So with that sort of angst hanging heavily—spoken or unspoken—over office and bar chats in the past few weeks, there's a certain humor in paging through The Atlantic's issues from the World War I years: Even with Europe in tatters, writers of the period still had time to agonize over not being prodigies—as measured against established other prodigies, of course.
Observe the charming candor in this short essay for a recurring, un-bylined section called "The Contributor's Club" in by a young poet in the December issue of 1914:
From the inquisitive elder Disraeli I learned that Lope de Vega was a poet from his cradle, and I learned it bitterly, for I was sixteen, and my poetic April lingered. There was great solace in Keats, who had begun to be a poet at an age which gave me still two years to falter in. But what of these cradle rhymes of the Spaniard? What of the numerous lispings of Pope to nurse and bottle? What of the spines of satire Bryant put out at three-and-ten, or the Blossomes Cowley bore midway his second decade? And Chatterton!
The writer goes through all the standard justifications, including looking for great late-blooming poets to use as benchmarks. But—oh, damn: Do you want to be one of those late bloomers? No, you want to know that you're going to be a great poet now! No one wants those years wondering if you'll forever be trapped in your own mediocrity. Or, as the writer admits, "Nor could I be much heartened by the spectacle of those who had come late into self-knowledge. Wandering in the wilderness palled no less because of the tribes who shared it with me."
Poor comfort though those older examples are, they're the only comfort available. So begins the writer's great game of aging, and finding parallels for every age:
Thus, year by year, I pushed back the age at which I must come into my powers and fame. By the precedent of Bryant, I should have written some new Thanatopsis at seventeen, but I had only heartache from that precedent. With what a thrill, then, I learned that he had made the poem over in riper years. Eighteen was harder for me to endure. Poems by Two Brothers, Poe's Tamerlane, The Blessed Damosel (unanswerable challenge), drove me ashamed and passionate to my rhyming. But once again I found out a defense. If Pope's Ode on Solitude, written at twelve for lasting honor, was a prank of genius, why not The Blessed Damosel? And who would contend with ghosts? Yet I could not remember this assurance when, that year, I found Chatterton's bitter, proud will, and thought of the career which had led so straight toward it.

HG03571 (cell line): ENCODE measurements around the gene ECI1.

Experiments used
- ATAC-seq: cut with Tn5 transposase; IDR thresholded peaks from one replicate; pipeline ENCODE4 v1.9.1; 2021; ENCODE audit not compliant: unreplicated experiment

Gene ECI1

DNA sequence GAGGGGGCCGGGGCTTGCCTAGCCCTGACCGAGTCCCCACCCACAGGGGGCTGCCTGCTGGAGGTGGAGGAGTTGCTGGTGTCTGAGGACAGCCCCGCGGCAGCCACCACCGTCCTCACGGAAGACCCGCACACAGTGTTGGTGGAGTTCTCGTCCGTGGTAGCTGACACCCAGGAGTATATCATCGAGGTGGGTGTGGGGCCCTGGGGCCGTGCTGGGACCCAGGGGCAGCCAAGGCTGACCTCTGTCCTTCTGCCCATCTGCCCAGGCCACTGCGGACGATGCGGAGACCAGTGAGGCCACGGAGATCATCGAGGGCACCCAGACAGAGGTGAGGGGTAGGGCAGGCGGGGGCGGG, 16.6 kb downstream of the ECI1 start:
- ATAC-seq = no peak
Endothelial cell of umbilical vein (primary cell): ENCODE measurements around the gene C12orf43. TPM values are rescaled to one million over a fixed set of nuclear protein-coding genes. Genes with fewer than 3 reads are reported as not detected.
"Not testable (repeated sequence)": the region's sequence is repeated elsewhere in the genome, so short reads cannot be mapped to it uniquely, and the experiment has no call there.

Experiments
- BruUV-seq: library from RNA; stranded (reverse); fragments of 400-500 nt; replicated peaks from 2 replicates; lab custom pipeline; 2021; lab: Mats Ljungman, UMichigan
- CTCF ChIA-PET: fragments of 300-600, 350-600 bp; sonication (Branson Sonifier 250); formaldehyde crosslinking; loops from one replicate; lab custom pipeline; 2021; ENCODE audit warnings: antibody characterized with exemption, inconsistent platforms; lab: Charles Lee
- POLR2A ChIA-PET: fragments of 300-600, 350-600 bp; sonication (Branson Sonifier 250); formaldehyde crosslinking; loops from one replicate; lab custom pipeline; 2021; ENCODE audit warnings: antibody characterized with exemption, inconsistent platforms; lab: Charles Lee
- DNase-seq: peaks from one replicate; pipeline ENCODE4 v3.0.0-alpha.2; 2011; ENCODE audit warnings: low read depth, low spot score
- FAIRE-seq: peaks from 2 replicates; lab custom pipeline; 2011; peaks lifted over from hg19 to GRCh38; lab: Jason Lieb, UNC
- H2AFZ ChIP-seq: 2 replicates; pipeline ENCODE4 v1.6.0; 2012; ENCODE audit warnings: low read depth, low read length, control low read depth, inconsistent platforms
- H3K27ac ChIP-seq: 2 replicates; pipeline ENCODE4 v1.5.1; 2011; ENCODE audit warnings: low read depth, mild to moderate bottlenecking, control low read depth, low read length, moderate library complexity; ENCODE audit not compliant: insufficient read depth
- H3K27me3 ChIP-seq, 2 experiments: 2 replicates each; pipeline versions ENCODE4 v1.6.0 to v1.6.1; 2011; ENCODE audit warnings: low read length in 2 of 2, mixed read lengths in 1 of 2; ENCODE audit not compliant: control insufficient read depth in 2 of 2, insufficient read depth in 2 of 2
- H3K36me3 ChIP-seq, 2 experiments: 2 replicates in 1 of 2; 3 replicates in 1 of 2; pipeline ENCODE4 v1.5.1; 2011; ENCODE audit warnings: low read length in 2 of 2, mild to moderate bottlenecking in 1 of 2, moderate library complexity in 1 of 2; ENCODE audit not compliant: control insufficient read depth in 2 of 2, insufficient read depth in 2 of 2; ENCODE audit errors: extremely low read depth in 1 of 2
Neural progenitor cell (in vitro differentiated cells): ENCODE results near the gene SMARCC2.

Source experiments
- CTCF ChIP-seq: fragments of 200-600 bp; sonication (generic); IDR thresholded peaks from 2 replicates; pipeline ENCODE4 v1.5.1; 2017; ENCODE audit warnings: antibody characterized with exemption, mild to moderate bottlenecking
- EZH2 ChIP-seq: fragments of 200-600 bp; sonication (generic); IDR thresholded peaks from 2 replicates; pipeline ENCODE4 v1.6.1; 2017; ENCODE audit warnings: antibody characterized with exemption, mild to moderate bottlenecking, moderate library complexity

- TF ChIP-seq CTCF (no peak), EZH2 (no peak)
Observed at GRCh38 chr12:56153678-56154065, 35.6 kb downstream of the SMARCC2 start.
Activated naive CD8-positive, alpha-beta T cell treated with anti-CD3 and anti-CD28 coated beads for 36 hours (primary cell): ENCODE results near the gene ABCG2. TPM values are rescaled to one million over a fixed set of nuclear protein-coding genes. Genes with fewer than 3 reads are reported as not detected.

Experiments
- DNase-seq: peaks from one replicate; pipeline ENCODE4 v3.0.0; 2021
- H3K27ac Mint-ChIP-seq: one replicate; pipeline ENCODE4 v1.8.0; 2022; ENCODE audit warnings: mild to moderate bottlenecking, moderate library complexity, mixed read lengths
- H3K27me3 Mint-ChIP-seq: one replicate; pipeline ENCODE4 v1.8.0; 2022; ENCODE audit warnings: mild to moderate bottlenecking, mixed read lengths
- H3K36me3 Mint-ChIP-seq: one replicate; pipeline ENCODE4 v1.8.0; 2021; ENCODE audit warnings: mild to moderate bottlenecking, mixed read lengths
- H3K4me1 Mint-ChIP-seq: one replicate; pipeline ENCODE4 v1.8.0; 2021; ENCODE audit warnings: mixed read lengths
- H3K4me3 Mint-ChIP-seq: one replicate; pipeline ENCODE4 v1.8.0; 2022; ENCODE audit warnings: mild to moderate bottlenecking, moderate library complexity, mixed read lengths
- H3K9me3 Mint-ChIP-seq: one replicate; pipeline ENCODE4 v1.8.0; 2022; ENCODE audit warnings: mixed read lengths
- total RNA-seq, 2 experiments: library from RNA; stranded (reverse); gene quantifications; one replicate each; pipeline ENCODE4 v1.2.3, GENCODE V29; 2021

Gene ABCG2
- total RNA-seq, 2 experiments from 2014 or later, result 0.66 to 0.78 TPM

Some years were kinder, or at least my ignorance saved me, for at nineteen and twenty I kept my courage well. But twenty-one threatened me to the very teeth. Drake's Culprit Fay mocked me; Holmes's Old Ironsides roared at me; Campbell's Pleasures of Hope enticed me; Milton's Nativity ode submerged and cowed me. 'No, no,' I cried, as I read again these resonant strophes, 'I will be a minor poet and never strive with Milton.'
Later, by strange reversal, I consoled myself with proofs that the great poet must come slowly to his height, and I lived for cheerful months on the surpassing badness of Shelley's work before Alastor, fruit of twenty-three.
Surely even if your own aspirations lie in other directions, you've known someone tortured from time to time by this compulsive inner game with idols and ages. (That said, Take another look at this passage above: Pope, Milton, and Oliver Wendell Holmes could still be thought of as household names, but Drake? Campbell? This piece—though I don't mean to disparage the quality of the poetry in the slightest, and though Drake and Campbell are renowned compared to some of the other poets this writer cites—is a reminder that the Great Figures against whom we measure our own stature rise and fall in human estimation and favor over time. The fight for artistic immortality is never won for good.)